The dedication of the Newark ‘holy well’ to St. Catherine is also highly significant. St Catherine is one of the ‘Virgin Martyrs’ who dedicated her life in ‘mystical marriage’ to Christ. Tradition says that she was the beautiful daughter of the pagan King Costus and Queen Sabinella, who governed Alexandria. She converted to Christianity at the age of 14 and declared that she would remain a virgin and only marry someone who surpassed her in beauty, intelligence, wealth and dignity. The basic story of her martyrdom tells how the Roman Emperor Manutius fell in love with her whilst she was attempting to convert him to Christianity. When she spurned his advances he had her tortured on a spiked wheel, which miraculously broke. Submitted to further torture, she still refused to marry him and Maxentius finally had her beheaded. An early tradition has it that angels carried her body to Mount Sinai where her burial site became a monastery. It is said that when her tomb was opened, it was found that a constant stream of scented oil with curative properties flowed from her body. This part of her story gave rise to her association with healing waters

There are many familiar themes in St. Catherine’s story. We have already seen that her ‘feast day’ approximates the time of the mid-winter solstice. In St. Catherine’s story we once again find a ‘Fair Maid’ wooed by a ‘dark lord’ at the time of mid-winter. Part of the celebration of her feast day was the lighting of a wooden wheel, – .the origin of our modern Catherine wheel firework. The origin of this practice is unknown, but it is interesting to note that in many parts of pagan Britain it was customary to mark the winter solstice by rolling a burning cart-wheel down a hill.

The surviving stone photographed in 1996Given the evidence so-far, the St. Catherine’s Well legend seems to suggest that the healing spring was once a pagan sacred site dedicated to a spring goddess, – the Fair Maid, – and her progress through the winter months of the cycle of the year.

Like St. Catherine’s, there are many holy wells that are said to have miraculously sprung from the ground where blood was shed such as St. Winifred’s Well in last month’s post

When Sir Guy returned to Newark seeking the healing waters of the spring where he had slain Sir Everard, he was suffering from leprosy. This dreadful disease would have been familiar to the medieval audience of the legend, as would its association with healing spring and wells. Leprosy, self-imposed exile and a healing spring are the themes behind the founding of the City of Bath. Around AD 43, Roman engineers began to develop a and was i local deity, the goddess Sulis whom the Romans associated with their own Minerva. A town which the Romans called ‘Aqua Sulis’, – the Waters of Sulis’, – grew up around the spring. Writing in the 12th century, the Welsh monk Geoffrey of Monmouth, give his own account of the founding of Bath in his book ‘Historia Regum Britanniae’, (History of the Kings of Britain). He tells how a young prince, Bladud caught leprosy and was imprisoned by the Royal Court to prevent an imperfect King ascending to the throne. Bladud escapes prison and goes into exile far from the Court. He becomes a swineherd tending is pigs in a remote forest. As time passes he notices that his pigs have also contracted leprosy. However, observing the pig closely he finds that each morning when he ‘turn‘s out’ his animals some of them wonder off out of the woods. When they return, they are covered in a black mud and free from disease. The next morning Bladud follows the pigs and finds that the animals roll in the mud of a hot spring some two miles distant from his dwelling. Bladud decides to bathe in the spring and finds that when he emerges he is free from his leprosy. Cured, he returns to his father’s Court and later succeeds him to the throne. Bladud himself is later succeeded by his son Lear, made famous by Shakespear. Bladud does not forget the place of his miraculous cure. He builds a ‘bath’ around the spring so that others might take the cure. Geoffrey’s book is not a true history of actual Kings. He sets Bladud’s story over 800 year after the Romans had founded the city of Bath. Bladud’s tale is taken from pre-Roman Celtic mythology. Here we find him as the father of the sea god Lier and not a king.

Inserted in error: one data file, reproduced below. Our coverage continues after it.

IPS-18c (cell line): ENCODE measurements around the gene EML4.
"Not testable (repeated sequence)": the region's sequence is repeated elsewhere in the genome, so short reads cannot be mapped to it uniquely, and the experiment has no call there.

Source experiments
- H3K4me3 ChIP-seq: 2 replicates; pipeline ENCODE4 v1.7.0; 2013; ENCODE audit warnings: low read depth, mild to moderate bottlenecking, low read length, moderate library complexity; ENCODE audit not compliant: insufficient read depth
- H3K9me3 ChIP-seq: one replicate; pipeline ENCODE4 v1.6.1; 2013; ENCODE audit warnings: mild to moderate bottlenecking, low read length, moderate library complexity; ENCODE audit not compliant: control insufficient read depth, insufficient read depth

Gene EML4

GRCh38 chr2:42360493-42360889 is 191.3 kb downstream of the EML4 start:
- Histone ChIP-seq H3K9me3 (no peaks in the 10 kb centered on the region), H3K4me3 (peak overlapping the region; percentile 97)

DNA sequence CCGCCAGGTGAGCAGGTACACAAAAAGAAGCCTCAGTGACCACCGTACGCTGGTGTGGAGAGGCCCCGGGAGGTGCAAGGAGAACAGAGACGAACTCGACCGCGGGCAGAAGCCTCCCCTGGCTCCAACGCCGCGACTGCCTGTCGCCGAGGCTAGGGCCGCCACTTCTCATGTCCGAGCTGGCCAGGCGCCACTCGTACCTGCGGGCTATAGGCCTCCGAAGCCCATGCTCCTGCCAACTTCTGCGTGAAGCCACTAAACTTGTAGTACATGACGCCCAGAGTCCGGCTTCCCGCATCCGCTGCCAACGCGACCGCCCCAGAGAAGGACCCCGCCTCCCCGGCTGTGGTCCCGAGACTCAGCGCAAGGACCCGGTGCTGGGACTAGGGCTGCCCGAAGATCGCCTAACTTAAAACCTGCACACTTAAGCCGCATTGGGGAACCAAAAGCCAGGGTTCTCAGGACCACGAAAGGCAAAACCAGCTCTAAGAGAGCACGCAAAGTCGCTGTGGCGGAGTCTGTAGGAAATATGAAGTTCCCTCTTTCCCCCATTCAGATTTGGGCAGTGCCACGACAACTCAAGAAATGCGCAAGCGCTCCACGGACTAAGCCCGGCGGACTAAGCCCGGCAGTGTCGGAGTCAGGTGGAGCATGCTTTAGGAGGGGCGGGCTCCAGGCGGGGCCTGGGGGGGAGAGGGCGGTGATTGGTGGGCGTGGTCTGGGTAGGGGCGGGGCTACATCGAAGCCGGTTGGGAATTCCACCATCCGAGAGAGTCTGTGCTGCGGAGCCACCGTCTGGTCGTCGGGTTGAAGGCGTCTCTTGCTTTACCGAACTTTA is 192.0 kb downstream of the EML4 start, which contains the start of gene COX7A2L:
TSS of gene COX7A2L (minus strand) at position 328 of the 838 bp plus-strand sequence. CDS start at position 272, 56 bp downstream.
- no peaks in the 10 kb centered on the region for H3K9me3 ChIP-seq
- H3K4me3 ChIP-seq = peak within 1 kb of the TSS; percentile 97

We can now see how the St. Catherine’s legend compares with those of other holy wells and healing springs and has all of the elements of these ancient tales. However, there is one final twist to the story which other writers on the subject have missed. The story contains the name of another Christian Saint. The story tells how as the hermit guardian of the well Sir Guy is known locally as St Guthred. St. Guthfrith or Guthred is a saint associated with the 9th century king of Northumbria and Viking York. Could it be that the Newark well was original dedicated to Guthred, a name which remained in the popular imagination long after it was dedicated to St. Catherine in the 13th/14th century. No archaeological evidence for a chapel close to St. Catherine’s well has ever been found. Perhaps this is because the search has been in the wrong place.  An alternative ending to the St. Catherine’s story states that Sir Guy could not build his chapel next to the well as the site frequently flooded. Instead he chose the site of a second spring in the same aquifer, which was on slightly higher ground. Could it be that St. Catherine’s Well is one of two or more healing spring? Evidence of this is perhaps to be found in the words of an inscription on a stone which is said to have once covered the well; ‘St. Catherine’s Well Sutton springs 1882’.